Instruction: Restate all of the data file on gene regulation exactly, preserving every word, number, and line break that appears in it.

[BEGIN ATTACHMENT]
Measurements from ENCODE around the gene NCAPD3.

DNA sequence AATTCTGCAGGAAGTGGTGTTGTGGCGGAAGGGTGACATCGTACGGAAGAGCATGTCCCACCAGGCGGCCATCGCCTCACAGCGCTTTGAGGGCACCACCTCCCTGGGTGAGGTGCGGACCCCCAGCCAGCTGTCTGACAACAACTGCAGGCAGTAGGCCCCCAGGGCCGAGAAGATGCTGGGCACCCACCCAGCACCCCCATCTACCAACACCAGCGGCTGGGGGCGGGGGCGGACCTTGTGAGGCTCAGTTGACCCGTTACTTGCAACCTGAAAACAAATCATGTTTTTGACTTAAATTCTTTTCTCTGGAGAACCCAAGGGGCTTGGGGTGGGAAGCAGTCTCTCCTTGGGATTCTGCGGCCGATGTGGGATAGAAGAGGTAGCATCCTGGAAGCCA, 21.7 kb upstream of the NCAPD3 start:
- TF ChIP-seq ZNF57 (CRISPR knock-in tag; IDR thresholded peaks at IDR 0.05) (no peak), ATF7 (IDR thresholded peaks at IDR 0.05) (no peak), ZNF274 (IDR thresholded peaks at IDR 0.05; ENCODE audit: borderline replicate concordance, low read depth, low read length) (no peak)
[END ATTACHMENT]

Measurements from ENCODE around the gene NCAPD3.

DNA sequence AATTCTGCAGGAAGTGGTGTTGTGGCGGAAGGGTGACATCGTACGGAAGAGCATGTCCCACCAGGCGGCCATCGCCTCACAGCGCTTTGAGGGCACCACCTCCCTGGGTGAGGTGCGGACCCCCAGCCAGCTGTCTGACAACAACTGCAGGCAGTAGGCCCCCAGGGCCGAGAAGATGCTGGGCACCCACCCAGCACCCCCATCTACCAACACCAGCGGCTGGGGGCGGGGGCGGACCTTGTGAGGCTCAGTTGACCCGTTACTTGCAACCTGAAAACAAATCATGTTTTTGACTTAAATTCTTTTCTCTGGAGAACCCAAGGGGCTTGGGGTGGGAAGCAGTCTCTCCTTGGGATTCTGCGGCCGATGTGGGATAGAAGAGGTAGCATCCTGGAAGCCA, 21.7 kb upstream of the NCAPD3 start:
- TF ChIP-seq ZNF57 (CRISPR knock-in tag; IDR thresholded peaks at IDR 0.05) (no peak), ATF7 (IDR thresholded peaks at IDR 0.05) (no peak), ZNF274 (IDR thresholded peaks at IDR 0.05; ENCODE audit: borderline replicate concordance, low read depth, low read length) (no peak)